A: I wonder if your wife would be having fits if every weekend you lay on the couch with a bottle of wine that you polished off while watching TV. If she would, then her issues are perhaps more about lassitude than substance intake. It’s true that engaging in illegal activity carries a slight danger, but at this point, the decriminalization of marijuana is so far along it’s very hard to imagine how your buying enough weed for personal use is going to become a criminal justice matter. But since you’re willing to work to get extra money for your leisure time, try mixing things up. Use your earnings to take your wife out to a movie, a restaurant, or to hear music. Instead of getting baked, just smoke enough to take the edge off but still be engaging company. You two need to have some conversations—substance free—to better understand each other’s perspective and how to relax together in a mutually entertaining way.

Q. Hot for Professor: A student in my grad program appears to be having an affair with a professor—normally this is not a huge deal, but the prof is supervising the student’s dissertation. This in itself violates university policy, but it also appears that prof is pulling some strings on student’s behalf in other areas. There is no conclusive evidence, but several other students have suspicions. No one wants to report it for fear of looking bad. Should we drop it or do we have a duty to report? If so, how should we go about it?

A: Your evidence sounds thin. And I’m also not clear that the “string-pulling” is not simply a matter of the professor using contacts to help the career of a promising student. Yes, there is a duty to report if you know academic code violations are taking place and some students are being disadvantaged because a professor is having an affair with a favored student. But since by your own admission you only have gossip and speculation, I agree you will look like nosy busybodies if there’s nothing more conclusive to report.

Q. What if I Don’t Want to Be a Ghost?: I had a phone call this morning from an editor at one of the largest book publishers. I am an adjunct at a state college, and have some recognition as a scholar for a specific narrow era. The editor—very arrogant and pushy—proposed I write a book about my specialty for a political figure of some notoriety. In turn, I would receive a flat fee, no author credit, no royalties. As an adjunct instructor, I could certainly use the temporary boost, but I think the cost is too high, especially since my politics do not jibe with the political figure. I have not agreed nor turned down the offer, but my hesitance was met with the editor’s derision. Also, my wife is horrified that I’m considering passing this by. She says I’m too prideful. By the way, I’m not young, so it’s not an early-career consideration. Yes, I would like to write and publish a book in my field, but if I have to sign a nondisclosure about my authorship, is it worth it?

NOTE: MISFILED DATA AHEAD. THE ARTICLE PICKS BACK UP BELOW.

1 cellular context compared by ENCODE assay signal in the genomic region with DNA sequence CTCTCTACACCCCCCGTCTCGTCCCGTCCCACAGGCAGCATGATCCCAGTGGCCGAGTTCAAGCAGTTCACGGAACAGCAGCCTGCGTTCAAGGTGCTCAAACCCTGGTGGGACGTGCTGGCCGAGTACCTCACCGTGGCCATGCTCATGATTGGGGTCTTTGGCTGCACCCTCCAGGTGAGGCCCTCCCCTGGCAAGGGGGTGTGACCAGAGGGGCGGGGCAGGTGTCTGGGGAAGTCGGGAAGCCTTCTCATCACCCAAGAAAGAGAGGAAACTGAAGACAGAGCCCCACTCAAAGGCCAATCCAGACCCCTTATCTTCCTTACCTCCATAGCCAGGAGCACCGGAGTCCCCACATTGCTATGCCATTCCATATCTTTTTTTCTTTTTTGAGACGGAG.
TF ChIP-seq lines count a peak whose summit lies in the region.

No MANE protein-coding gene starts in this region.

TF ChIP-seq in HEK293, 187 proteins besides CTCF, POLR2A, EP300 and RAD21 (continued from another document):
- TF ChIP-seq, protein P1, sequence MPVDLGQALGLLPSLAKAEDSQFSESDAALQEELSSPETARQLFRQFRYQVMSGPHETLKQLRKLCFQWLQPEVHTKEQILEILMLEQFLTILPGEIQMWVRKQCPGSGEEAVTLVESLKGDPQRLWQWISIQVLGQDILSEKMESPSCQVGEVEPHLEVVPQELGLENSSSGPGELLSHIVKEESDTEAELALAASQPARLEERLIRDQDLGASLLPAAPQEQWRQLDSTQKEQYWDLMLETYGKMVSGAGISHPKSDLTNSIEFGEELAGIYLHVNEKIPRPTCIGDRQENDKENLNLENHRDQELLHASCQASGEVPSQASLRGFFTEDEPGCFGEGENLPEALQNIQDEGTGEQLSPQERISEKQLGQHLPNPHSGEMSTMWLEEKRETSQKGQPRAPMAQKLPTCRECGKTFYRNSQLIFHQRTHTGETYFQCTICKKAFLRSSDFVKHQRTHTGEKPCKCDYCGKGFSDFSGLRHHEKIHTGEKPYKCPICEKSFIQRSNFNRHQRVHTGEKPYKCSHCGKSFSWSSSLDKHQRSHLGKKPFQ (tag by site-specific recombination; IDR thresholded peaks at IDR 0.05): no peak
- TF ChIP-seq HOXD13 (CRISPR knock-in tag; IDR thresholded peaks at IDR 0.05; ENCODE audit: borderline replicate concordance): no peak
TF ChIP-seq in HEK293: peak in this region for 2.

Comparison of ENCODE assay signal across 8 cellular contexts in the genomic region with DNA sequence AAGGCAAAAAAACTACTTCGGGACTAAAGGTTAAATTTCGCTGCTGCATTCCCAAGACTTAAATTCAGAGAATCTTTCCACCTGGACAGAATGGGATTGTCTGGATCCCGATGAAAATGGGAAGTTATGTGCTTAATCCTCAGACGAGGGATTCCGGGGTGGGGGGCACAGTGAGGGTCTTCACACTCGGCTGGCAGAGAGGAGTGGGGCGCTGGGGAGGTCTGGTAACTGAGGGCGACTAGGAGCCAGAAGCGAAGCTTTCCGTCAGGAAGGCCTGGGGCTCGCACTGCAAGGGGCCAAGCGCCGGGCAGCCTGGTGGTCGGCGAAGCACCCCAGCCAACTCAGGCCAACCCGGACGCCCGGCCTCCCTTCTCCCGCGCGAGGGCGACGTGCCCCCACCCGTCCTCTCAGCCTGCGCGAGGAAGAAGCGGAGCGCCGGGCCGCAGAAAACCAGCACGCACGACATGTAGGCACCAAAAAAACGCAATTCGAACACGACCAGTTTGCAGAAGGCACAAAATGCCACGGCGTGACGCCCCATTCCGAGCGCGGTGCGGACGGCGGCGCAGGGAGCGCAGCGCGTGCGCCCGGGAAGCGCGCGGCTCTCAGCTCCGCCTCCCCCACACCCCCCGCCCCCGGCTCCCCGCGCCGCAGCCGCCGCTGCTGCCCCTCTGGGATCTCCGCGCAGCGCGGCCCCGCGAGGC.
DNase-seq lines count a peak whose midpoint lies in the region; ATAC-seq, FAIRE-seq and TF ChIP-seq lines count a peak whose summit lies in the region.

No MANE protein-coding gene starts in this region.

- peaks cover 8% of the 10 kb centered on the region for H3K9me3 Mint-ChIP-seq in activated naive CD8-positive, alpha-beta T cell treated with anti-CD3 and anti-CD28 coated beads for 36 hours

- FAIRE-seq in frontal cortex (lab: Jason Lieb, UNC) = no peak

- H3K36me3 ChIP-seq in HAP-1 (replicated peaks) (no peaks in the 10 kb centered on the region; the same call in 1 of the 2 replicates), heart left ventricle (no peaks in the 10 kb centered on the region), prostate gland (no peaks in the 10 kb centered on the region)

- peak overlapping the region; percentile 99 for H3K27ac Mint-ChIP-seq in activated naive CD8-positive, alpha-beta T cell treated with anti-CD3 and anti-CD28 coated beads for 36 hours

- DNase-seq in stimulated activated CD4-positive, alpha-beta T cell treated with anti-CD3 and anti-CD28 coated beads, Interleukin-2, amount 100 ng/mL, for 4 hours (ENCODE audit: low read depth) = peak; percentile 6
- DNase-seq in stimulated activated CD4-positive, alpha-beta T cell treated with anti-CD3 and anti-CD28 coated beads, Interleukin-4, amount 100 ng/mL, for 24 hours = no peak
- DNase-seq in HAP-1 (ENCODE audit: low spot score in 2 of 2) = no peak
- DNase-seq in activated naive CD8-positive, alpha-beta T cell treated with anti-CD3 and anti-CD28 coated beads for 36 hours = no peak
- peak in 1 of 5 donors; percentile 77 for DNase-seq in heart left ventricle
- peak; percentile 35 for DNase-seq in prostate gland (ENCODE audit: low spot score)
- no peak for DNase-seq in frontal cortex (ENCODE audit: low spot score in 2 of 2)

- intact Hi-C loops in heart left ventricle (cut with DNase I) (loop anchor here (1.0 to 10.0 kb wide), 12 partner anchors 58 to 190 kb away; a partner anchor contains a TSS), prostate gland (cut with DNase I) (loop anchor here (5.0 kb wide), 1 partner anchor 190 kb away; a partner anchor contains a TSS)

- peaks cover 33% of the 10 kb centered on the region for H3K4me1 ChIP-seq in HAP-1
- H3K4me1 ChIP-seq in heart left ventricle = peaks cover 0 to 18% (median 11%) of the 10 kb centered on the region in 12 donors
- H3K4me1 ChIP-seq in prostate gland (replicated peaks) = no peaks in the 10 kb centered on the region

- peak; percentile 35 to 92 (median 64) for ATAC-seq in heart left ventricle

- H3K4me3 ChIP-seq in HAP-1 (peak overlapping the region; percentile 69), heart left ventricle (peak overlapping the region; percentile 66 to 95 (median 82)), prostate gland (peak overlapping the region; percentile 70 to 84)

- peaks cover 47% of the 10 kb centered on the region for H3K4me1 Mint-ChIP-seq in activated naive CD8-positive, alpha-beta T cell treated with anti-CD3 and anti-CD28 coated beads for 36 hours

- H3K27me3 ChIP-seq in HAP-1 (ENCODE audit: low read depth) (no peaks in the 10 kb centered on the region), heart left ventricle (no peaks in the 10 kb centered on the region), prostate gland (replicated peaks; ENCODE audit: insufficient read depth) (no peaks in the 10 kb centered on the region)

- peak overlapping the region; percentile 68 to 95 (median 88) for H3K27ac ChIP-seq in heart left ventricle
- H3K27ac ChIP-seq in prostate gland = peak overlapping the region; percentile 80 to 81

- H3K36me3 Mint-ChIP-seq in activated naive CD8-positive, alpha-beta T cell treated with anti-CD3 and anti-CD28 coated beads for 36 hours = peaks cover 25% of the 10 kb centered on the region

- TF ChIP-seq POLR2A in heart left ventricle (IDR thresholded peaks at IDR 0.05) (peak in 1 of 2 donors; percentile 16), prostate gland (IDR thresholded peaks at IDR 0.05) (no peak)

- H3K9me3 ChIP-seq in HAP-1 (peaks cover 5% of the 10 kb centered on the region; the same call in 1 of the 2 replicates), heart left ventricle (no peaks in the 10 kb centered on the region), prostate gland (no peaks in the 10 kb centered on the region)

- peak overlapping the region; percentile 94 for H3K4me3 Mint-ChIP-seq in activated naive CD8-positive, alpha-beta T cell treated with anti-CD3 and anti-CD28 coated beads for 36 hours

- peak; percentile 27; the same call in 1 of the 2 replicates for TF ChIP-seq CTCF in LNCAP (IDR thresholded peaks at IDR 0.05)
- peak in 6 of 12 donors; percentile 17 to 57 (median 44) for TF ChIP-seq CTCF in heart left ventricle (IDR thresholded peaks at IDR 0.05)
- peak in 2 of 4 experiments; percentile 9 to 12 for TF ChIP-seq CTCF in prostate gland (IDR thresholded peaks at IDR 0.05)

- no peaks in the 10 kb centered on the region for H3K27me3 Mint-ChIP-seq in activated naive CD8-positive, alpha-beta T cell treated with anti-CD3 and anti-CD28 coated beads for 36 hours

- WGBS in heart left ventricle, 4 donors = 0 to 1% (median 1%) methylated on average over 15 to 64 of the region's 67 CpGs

A: You don’t like the editor and you don’t like the political figure, so this sounds like the beginning of a dreadful relationship. However, if you’d been able to be more objective about this, I find myself agreeing with your wife. Just think, with your expertise and writing skill, maybe you could even have influenced this politician to consider your subject matter in a more sophisticated way. You could also just be looking at this as being like a lawyer. You’re using your skills for a discrete (and in this case discreet) purpose; you don’t have to become the politician’s campaign manager. Additionally, you would want your contribution to be secret, so the nondisclosure is to your benefit. Unless the politician’s views are absolutely noxious to you, there’s something to be said—especially if you’re an adjunct—to taking the money and running. But given the start you’ve gotten off to, I expect the editor is already interviewing more amenable candidates.

Q. Re: Overheated wife: The LW could also try installing a better vent fan in the bathroom and keeping the thermostat turned down. If the ambient temperature is lower, his wife won’t need to worry so much about pitting out her work clothes or melting her makeup. I imagine arriving for work looking like you walked there from Miami, is just as much a problem for her as being distracted at the office is for him.

A: Many people have suggested that when the wife is at the gym the husband cranks up the air conditioning so that when she returns she can get ready for work without having her makeup drip down her face. She’d also be more likely to put on a T-shirt!

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Emily Yoffe is a contributing editor at the Atlantic.